The promise that with hard work anyone in the United States can pursue their dreams and achieve success continues to attract large numbers of immigrants from around the world. Around one million are admitted as lawful permanent residents each year. Under the administration of President Donald Trump, however, the United States has become considerably less welcoming and safe for immigrants and refugees.
While the United States has long been one of the largest destinations of immigrants in the world, this is not the case for refugees. The United States accepted 146,158 refugees in 1975. Annual refugee admissions peaked in 1980 at 207,116 after a resettlement program during the American-led air strikes on Kosovo. Since then, annual refugee admissions have remained well below 1980 levels. Less than 100,000 refugees have been admitted to the United States each year since 1995.
Because foreigners seeking employment and eventually citizenship in the United States almost always choose communities where they have families or friends, certain areas of the country continue to attract greater numbers of immigrants than others. The annual flow of green card-holding residents tends to be higher in states with larger foreign-born populations nearly without exception.
Using data published annually by the U.S. Department of Homeland Security, 24/7 Wall St. reviewed the number of green cards issued per capita in 2016 in each state.
Trump and his supporters have proposed numerous policy changes to U.S. immigration law. In the most publicized effort, Trump signed on Feb. 3, 2017 an executive order that banned U.S. visa-holders from seven “high risk” countries from entering the country. Trump’s justification for the order was security concerns, but the order seemed more targeted at lowering the influx of immigrants and refugees from these Muslim-majority nations. Between 1975 and the end of 2015, foreigners from these seven nations killed zero Americans on U.S. soil in terrorist attacks, according to a recent publication from the right-leaning think tank Cato Institute.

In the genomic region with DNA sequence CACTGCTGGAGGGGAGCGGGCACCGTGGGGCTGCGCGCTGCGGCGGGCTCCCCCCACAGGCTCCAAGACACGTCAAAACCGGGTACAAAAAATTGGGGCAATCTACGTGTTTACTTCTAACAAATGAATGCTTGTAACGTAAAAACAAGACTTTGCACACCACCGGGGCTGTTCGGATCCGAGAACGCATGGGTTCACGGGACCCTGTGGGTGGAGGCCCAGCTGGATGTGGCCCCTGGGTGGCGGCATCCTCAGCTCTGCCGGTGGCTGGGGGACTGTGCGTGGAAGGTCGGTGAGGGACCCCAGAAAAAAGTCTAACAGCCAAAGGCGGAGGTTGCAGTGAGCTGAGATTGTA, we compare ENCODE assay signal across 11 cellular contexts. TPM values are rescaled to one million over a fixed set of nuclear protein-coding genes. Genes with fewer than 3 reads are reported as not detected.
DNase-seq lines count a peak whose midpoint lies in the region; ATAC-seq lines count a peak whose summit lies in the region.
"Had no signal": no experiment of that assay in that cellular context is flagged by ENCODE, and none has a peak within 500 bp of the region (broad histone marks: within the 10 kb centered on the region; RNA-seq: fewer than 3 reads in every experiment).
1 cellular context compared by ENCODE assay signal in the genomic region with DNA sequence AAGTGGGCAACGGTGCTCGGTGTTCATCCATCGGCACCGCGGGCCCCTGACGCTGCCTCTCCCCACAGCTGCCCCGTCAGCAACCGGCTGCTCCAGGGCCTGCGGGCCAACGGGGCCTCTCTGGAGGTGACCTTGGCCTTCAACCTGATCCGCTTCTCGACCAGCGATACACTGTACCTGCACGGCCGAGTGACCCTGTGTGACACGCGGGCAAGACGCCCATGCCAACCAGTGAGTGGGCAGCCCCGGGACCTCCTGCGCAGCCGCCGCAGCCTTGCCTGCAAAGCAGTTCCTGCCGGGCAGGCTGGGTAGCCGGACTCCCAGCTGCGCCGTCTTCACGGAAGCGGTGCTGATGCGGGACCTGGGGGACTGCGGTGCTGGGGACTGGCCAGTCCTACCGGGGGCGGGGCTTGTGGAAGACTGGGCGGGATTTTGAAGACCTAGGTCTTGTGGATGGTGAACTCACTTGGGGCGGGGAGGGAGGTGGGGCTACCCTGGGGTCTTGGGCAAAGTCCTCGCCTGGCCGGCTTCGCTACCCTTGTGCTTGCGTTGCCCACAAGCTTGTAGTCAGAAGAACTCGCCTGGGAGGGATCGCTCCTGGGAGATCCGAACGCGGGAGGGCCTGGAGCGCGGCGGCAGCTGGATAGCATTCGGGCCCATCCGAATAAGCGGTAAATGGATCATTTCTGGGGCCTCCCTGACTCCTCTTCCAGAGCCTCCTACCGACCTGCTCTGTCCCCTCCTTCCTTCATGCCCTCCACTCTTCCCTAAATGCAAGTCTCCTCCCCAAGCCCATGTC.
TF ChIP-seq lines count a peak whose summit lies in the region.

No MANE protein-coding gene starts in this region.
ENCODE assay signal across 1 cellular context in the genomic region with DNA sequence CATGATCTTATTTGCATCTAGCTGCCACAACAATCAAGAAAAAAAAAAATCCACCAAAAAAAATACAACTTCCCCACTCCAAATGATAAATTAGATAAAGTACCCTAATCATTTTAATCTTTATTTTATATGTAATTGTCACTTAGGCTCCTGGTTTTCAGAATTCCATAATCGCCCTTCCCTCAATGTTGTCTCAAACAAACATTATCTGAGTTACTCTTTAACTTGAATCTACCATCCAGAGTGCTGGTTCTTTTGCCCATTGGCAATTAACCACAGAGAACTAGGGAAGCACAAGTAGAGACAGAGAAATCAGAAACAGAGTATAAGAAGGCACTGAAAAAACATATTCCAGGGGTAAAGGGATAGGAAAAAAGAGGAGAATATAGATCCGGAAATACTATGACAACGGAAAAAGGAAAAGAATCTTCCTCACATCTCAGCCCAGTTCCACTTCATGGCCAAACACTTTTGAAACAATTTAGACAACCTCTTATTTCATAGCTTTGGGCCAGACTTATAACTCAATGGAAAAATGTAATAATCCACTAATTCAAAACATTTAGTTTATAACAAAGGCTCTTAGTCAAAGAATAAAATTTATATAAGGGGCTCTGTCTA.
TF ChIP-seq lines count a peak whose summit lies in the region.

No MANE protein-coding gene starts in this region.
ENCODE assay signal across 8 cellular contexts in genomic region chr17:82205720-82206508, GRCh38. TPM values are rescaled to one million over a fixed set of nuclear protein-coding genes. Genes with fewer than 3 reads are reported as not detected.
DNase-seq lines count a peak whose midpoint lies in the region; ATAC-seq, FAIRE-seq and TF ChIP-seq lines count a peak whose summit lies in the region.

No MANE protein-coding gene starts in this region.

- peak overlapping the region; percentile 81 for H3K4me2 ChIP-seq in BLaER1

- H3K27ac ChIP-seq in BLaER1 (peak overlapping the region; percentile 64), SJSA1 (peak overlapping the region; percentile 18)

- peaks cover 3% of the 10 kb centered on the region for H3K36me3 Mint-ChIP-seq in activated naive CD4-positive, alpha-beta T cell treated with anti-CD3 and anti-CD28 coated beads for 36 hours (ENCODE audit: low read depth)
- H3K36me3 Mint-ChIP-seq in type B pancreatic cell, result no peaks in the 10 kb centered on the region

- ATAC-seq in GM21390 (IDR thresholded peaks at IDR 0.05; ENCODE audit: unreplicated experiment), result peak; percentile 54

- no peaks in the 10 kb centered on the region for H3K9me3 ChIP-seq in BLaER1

The travel ban order unleashed chaos as protests erupted and travelers were detained at airports across the country. The administration tweaked the order several times as courts have repeatedly blocked it on grounds that current immigration law prohibits discrimination based on nationality.
The Supreme Court allowed the ban to mostly take effect at the end of 2017. The court’s orders permitted the full enforcement of the new restrictions on travel from eight nations, exempting close relatives of people residing in the United States. Now, most citizens of Iran, Libya, Syria, Yemen, Somalia, Chad, and North Korea, as well as some people from Venezuela, will continue to be barred from entering the country.
And the saga continues to unfold. The Supreme Court will hear arguments in April and is expected to make a final ruling by July on the latest version of the travel ban. The rules governing immigration to the United States will likely remain unclear until then.
To identify the states issuing the most green cards, 24/7 Wall St. reviewed the number of green cards issued in 2016 to residents of each state from the report, Yearbook of Immigration Statistics: 2016, published in 2017 by the U.S. Department of Homeland Security, Office of Immigration Statistics. To compare states, we adjusted the number of green cards issued in 2016 to each state’s population. The population of foreign-born people in each state and the most common country of origin for each state’s foreign born population are from the 2016 American Community Survey (ACS) 5-Year estimates.